Panel Paper: Improving Our Understanding of the Employment Effects of Regulation: Lessons from Recent Advances in Risk Assessment Methods

Friday, November 9, 2012 : 9:45 AM
D'Alesandro (Sheraton Baltimore City Center Hotel)

*Names in bold indicate Presenter

Adam Finkel1, Cary Coglianese1 and Christopher Carrigan2, (1)University of Pennsylvania, (2)George Washington University

This paper introduces the panel “Beyond Compliance Costs: The Effects of Regulation on Employment,” and organizes the discussion of accounting for employment effects in regulatory analysis and in rulemaking oversight, by drawing various analogies to prior improvements (and controversies) in risk assessment and benefits valuation methods. 

Greater attention has recently been focused on how to measure and account for the effects of government regulation on employment.  Examples of questions that might be raised include: (1) Are environmental, safety, health, and financial regulations a significant source of net job loss;  (2) How should regulatory agencies estimate the cost to the individual and to society of each net lost job (accounting, perhaps, for both the direct costs of unemployment, retraining, relocation, etc., and for the physical and psychological toll on the individual affected);  (3) To what extent are employment (and productivity, and innovation, and other) effects already accounted for when we use compliance costs as the measure to which regulatory benefits are compared?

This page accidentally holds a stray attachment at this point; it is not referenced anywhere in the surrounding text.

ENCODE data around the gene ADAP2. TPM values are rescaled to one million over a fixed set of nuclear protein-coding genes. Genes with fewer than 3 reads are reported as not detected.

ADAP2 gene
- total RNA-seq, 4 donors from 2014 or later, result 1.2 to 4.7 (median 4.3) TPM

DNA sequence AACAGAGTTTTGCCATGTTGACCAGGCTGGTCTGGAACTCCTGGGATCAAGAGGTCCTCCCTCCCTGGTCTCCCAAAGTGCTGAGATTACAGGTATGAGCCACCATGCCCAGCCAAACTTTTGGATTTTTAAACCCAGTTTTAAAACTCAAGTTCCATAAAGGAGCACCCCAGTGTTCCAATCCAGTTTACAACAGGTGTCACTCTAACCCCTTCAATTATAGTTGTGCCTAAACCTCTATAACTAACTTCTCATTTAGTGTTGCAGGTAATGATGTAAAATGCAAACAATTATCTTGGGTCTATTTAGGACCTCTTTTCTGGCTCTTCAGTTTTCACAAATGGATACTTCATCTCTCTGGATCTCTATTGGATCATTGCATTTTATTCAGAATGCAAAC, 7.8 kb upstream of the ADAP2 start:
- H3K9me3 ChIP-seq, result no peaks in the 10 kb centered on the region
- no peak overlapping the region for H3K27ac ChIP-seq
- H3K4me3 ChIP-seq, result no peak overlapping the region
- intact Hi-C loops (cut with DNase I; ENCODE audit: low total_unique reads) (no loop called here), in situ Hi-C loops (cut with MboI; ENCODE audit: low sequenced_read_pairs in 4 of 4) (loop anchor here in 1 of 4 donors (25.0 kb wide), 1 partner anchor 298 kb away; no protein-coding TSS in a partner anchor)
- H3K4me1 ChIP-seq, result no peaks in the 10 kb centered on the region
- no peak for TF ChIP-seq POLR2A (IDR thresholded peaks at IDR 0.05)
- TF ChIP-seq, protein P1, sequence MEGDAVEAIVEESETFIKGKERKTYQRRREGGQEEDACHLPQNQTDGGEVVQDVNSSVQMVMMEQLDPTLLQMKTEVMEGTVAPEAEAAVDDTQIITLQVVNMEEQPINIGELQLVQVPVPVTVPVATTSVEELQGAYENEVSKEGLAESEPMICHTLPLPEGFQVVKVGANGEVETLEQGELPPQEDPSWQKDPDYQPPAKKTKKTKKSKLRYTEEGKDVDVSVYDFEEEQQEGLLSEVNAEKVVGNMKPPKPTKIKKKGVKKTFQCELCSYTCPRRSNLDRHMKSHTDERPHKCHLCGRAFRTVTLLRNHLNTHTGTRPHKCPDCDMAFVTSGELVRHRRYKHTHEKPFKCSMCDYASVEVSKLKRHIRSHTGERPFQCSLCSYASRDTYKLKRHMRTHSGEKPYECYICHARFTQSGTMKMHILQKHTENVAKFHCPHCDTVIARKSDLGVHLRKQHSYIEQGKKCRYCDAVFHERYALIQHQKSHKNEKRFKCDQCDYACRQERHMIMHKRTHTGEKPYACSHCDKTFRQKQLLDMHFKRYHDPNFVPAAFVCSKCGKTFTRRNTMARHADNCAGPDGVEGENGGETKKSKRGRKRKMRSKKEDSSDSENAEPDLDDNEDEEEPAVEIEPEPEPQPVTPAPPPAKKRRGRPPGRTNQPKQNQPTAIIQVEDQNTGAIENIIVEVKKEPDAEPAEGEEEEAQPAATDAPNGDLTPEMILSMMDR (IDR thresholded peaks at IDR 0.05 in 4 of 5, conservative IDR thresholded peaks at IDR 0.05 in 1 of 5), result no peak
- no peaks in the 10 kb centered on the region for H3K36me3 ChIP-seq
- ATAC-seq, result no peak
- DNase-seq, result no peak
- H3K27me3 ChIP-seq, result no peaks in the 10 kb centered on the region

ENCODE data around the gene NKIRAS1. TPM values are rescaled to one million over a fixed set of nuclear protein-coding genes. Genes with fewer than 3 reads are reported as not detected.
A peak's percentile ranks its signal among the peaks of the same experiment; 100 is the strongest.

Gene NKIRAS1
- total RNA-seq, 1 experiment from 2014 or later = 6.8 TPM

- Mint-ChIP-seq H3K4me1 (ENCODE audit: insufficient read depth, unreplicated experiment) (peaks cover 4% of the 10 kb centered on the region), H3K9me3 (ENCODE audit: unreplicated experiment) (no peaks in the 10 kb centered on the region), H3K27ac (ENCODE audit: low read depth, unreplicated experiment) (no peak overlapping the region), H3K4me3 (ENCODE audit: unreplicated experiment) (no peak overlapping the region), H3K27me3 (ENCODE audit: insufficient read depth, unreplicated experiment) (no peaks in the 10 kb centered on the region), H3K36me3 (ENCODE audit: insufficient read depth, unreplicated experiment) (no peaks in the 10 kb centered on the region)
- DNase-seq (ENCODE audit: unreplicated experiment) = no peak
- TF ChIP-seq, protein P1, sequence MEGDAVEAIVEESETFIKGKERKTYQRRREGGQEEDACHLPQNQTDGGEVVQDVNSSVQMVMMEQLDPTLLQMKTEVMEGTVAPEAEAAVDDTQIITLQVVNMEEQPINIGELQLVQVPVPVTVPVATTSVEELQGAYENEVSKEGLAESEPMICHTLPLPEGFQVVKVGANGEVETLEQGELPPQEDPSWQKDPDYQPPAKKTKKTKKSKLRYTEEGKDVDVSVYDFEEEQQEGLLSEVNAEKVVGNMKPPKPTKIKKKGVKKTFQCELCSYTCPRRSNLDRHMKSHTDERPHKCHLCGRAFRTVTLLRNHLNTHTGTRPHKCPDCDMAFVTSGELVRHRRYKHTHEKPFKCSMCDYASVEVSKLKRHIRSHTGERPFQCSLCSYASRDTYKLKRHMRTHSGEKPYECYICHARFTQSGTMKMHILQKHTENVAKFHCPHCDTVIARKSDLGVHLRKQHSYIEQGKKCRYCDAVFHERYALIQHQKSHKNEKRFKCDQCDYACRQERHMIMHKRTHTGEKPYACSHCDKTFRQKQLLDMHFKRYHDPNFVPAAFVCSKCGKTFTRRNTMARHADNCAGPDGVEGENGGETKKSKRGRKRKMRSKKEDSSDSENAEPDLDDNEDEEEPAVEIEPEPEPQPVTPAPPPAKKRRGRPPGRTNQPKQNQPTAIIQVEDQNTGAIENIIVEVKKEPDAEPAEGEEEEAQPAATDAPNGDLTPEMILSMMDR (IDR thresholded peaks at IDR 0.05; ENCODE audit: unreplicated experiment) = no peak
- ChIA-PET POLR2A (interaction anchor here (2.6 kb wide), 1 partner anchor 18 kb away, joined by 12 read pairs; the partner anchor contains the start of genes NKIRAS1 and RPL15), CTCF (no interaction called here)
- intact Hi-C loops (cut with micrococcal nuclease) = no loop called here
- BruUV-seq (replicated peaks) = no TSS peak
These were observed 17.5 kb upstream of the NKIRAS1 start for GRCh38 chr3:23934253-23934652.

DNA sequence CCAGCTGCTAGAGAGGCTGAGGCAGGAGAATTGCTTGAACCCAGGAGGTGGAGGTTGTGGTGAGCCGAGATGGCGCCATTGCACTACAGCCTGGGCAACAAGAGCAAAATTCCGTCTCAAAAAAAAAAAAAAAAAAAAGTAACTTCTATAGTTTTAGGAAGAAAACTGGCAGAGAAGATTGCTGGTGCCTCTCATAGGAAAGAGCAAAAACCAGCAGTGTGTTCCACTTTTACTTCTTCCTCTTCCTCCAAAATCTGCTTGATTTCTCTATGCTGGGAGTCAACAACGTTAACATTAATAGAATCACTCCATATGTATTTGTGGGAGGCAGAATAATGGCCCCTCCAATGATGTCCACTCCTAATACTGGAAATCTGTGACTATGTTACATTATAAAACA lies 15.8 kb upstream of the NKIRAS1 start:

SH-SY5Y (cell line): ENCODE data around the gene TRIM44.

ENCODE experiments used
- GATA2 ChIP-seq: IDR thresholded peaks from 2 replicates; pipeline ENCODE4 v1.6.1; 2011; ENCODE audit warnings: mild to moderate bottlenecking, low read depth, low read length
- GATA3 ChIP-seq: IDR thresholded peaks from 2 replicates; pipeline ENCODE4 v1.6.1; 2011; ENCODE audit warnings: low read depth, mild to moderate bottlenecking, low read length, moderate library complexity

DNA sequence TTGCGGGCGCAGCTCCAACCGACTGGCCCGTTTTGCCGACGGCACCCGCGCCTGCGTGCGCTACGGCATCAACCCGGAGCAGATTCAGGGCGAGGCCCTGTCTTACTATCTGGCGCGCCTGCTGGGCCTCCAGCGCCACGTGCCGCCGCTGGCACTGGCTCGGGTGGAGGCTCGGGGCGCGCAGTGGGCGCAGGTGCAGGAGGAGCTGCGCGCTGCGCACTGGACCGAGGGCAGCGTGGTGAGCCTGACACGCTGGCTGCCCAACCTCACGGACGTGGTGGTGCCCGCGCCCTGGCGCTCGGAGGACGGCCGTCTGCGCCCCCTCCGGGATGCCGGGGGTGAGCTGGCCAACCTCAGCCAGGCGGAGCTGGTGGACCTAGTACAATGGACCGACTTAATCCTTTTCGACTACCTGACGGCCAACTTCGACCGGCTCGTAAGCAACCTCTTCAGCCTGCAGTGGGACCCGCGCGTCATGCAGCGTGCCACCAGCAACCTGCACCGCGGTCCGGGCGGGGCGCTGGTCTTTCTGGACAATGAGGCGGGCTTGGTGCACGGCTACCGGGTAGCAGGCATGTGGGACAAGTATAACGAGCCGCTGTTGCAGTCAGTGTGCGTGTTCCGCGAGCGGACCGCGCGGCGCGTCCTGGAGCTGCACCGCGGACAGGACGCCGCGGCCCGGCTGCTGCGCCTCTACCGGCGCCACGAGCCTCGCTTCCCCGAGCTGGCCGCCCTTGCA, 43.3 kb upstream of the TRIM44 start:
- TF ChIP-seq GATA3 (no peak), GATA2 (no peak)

One way to organize and prioritize our thinking about questions such as these is to try to learn from the analogous experiences scientists and economists have had trying to add rigor and transparency to how we assess risks and regulatory benefits.

An overarching theme of the presentation will be the virtue of trying to balance the attention paid to refining all parts of the regulatory analysis, so that resources will not be squandered (and decision-makers will not be given overconfident predictions) by “looking under the lamppost” where the analysis is strongest.